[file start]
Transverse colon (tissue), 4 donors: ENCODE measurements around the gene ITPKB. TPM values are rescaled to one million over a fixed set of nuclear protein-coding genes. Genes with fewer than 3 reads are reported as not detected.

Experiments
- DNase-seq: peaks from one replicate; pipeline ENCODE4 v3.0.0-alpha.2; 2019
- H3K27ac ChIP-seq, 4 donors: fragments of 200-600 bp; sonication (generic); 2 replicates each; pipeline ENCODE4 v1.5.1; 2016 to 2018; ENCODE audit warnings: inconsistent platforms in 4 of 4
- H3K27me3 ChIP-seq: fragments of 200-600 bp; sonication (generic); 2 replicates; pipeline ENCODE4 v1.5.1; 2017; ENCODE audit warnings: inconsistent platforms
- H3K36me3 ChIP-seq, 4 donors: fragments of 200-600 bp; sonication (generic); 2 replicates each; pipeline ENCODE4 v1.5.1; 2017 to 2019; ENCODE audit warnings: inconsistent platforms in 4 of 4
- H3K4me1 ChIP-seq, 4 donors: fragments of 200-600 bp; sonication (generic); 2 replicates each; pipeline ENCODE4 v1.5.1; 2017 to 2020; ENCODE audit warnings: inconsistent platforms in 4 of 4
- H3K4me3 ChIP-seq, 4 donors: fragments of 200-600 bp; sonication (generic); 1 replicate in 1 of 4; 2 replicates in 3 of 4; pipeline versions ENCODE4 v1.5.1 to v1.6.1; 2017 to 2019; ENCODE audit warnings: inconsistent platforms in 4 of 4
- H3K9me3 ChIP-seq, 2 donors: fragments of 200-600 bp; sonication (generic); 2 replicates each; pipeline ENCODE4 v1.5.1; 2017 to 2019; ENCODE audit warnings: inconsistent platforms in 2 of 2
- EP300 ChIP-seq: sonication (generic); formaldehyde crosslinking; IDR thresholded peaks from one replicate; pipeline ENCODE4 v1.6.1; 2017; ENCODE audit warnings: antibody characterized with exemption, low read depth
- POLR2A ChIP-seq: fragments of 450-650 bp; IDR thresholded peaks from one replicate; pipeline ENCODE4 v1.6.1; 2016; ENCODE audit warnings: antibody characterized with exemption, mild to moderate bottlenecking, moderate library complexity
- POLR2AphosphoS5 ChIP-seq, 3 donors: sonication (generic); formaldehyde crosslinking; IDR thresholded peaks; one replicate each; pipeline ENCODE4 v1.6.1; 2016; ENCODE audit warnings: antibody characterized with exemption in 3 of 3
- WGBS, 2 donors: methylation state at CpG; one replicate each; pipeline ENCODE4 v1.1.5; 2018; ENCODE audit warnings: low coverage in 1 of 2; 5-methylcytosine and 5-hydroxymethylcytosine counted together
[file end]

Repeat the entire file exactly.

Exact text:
Transverse colon (tissue), 4 donors: ENCODE measurements around the gene ITPKB. TPM values are rescaled to one million over a fixed set of nuclear protein-coding genes. Genes with fewer than 3 reads are reported as not detected.

Experiments
- DNase-seq: peaks from one replicate; pipeline ENCODE4 v3.0.0-alpha.2; 2019
- H3K27ac ChIP-seq, 4 donors: fragments of 200-600 bp; sonication (generic); 2 replicates each; pipeline ENCODE4 v1.5.1; 2016 to 2018; ENCODE audit warnings: inconsistent platforms in 4 of 4
- H3K27me3 ChIP-seq: fragments of 200-600 bp; sonication (generic); 2 replicates; pipeline ENCODE4 v1.5.1; 2017; ENCODE audit warnings: inconsistent platforms
- H3K36me3 ChIP-seq, 4 donors: fragments of 200-600 bp; sonication (generic); 2 replicates each; pipeline ENCODE4 v1.5.1; 2017 to 2019; ENCODE audit warnings: inconsistent platforms in 4 of 4
- H3K4me1 ChIP-seq, 4 donors: fragments of 200-600 bp; sonication (generic); 2 replicates each; pipeline ENCODE4 v1.5.1; 2017 to 2020; ENCODE audit warnings: inconsistent platforms in 4 of 4
- H3K4me3 ChIP-seq, 4 donors: fragments of 200-600 bp; sonication (generic); 1 replicate in 1 of 4; 2 replicates in 3 of 4; pipeline versions ENCODE4 v1.5.1 to v1.6.1; 2017 to 2019; ENCODE audit warnings: inconsistent platforms in 4 of 4
- H3K9me3 ChIP-seq, 2 donors: fragments of 200-600 bp; sonication (generic); 2 replicates each; pipeline ENCODE4 v1.5.1; 2017 to 2019; ENCODE audit warnings: inconsistent platforms in 2 of 2
- EP300 ChIP-seq: sonication (generic); formaldehyde crosslinking; IDR thresholded peaks from one replicate; pipeline ENCODE4 v1.6.1; 2017; ENCODE audit warnings: antibody characterized with exemption, low read depth
- POLR2A ChIP-seq: fragments of 450-650 bp; IDR thresholded peaks from one replicate; pipeline ENCODE4 v1.6.1; 2016; ENCODE audit warnings: antibody characterized with exemption, mild to moderate bottlenecking, moderate library complexity
- POLR2AphosphoS5 ChIP-seq, 3 donors: sonication (generic); formaldehyde crosslinking; IDR thresholded peaks; one replicate each; pipeline ENCODE4 v1.6.1; 2016; ENCODE audit warnings: antibody characterized with exemption in 3 of 3
- WGBS, 2 donors: methylation state at CpG; one replicate each; pipeline ENCODE4 v1.1.5; 2018; ENCODE audit warnings: low coverage in 1 of 2; 5-methylcytosine and 5-hydroxymethylcytosine counted together